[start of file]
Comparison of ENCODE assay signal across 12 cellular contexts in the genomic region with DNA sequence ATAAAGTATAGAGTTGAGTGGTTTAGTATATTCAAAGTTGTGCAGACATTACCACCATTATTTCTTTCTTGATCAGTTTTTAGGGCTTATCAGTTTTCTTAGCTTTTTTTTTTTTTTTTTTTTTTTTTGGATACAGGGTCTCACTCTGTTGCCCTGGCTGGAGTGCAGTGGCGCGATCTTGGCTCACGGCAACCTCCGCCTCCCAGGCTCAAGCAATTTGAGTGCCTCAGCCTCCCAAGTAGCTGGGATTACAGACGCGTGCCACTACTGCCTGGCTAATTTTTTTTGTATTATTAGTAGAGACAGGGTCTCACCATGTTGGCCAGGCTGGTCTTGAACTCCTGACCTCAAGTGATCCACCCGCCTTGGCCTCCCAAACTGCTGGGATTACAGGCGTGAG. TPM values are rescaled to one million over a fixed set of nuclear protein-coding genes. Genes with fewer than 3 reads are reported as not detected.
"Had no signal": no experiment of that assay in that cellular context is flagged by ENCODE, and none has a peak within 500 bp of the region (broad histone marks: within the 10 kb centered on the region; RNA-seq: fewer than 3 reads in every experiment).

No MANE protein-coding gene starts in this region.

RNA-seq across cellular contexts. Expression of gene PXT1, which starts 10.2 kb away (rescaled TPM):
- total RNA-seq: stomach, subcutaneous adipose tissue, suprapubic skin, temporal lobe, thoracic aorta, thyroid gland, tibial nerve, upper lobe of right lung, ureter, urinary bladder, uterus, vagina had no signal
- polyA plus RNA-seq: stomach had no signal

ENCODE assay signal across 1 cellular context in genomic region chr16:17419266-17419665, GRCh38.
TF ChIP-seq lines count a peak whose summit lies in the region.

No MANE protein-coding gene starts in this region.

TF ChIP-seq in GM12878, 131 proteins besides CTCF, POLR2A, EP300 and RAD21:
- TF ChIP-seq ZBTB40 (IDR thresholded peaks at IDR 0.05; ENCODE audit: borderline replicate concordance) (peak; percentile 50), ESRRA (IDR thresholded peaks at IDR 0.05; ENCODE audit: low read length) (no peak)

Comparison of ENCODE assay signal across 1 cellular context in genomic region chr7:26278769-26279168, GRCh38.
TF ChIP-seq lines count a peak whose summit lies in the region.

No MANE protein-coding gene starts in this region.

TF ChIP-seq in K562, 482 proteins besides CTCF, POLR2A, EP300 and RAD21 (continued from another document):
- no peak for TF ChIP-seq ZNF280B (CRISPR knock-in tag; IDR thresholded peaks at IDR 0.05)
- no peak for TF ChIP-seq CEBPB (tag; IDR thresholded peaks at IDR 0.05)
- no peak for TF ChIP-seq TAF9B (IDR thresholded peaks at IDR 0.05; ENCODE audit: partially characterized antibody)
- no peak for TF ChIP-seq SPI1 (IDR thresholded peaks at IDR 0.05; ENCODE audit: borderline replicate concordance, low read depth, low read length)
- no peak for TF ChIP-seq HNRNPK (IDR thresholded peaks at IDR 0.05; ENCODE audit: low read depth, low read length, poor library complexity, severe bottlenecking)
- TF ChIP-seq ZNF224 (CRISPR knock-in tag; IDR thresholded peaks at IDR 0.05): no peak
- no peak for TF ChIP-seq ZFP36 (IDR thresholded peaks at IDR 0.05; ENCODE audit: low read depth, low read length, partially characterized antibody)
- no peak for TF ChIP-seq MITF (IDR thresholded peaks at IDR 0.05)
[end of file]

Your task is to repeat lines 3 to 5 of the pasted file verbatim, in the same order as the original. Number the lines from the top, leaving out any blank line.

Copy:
No MANE protein-coding gene starts in this region.

RNA-seq across cellular contexts. Expression of gene PXT1, which starts 10.2 kb away (rescaled TPM):
- total RNA-seq: stomach, subcutaneous adipose tissue, suprapubic skin, temporal lobe, thoracic aorta, thyroid gland, tibial nerve, upper lobe of right lung, ureter, urinary bladder, uterus, vagina had no signal